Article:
Ask a group of people to define “data governance” and you’ll get various responses. Ironically, the term itself suffers from ambiguity, so here is how we define it:
Digital transformation initiatives are a key driver for needing such data clarity, but there are others that we should keep in mind listed briefly here:
One obvious and critically important aspect is that not all data needs to be equally governed; rather it is governed commensurate with its use. Therefore, we start by stratifying our data landscape. All data exists somewhere on this continuum:
Data towards the left has evolving and varied interpretations and therefore not dependable for important business work. Data towards the right has a more stable interpretation and, therefore, more appropriate for important business work.
Keep in mind that “interpretation” is the understanding conveyed by the values in the data (its codes, its numbers, its labels). If the interpretation is evolving, we do not have a consistent understanding across people. For some, data that may be ok; it all depends on the intended purpose.
We can codify this notion of data interpretation as the meaning, structure, rules and quality (MSRQ) of the data; an aspect of business metadata (data that describes data) defined as:
On the left of the continuum, we have dynamic and evolving MSRQ, and on the right, we necessarily have stable MSRQ. Keep in mind that it’s the uncertainty and variability in the MSRQ that moves us along the continuum; no law says data must progress as such: some data may never be more than an experiment.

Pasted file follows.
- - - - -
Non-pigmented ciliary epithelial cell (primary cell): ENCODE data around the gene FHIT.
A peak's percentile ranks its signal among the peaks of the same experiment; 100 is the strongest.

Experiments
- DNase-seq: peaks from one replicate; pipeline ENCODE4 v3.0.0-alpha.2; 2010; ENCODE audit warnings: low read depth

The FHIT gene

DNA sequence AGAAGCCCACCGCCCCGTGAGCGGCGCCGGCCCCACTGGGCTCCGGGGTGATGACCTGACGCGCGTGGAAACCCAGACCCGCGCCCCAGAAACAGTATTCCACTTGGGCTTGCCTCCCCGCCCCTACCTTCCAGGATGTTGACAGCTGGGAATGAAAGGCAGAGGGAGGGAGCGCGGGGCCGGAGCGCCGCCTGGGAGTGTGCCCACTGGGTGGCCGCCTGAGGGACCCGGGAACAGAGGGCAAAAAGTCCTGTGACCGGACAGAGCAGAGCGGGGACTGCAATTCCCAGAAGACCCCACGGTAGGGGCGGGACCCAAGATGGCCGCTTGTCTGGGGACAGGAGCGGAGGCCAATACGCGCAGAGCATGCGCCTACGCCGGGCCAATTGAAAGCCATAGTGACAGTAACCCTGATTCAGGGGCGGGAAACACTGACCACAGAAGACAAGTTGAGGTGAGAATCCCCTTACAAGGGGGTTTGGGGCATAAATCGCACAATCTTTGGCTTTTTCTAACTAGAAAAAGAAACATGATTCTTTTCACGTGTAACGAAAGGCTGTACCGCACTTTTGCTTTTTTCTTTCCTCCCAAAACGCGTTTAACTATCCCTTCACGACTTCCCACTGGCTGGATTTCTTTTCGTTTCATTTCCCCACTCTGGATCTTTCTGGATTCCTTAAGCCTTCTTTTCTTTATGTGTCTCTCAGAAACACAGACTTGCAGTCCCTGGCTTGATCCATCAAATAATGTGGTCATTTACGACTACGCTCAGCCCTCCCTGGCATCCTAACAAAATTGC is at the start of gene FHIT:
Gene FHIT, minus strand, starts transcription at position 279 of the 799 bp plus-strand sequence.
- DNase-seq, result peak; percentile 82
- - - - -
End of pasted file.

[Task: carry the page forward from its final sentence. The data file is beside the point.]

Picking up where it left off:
We now demarcate the continuum into four regions as follows:
Many organizations are behind when assessed on this scale. Their Certified data, for example, their core record-keeping systems, may be ok (but even here there are often quality issues); but their Curated data, for example, their departmental databases and spreadsheets that are used to “get things done”, are haphazardly governed, if at all.
Many organizations are behind when assessed on this scale. Their Certified data, for example, their core record-keeping systems, may be ok (but even here there are often quality issues); but their Curated data, for example, their departmental databases and spreadsheets that are used to “get things done,” are haphazardly governed, if at all.
The root of the problem is due to Governance programs not being set up the right way (if they exist). By applying the data stratification methods described here, with the agile governance notion we introduced earlier, we start to solve the problem little by little. The question then is how you start – please feel free to connect with us for more about that.
Kurt Rosenfeld is Chief Technology Officer at CTI.
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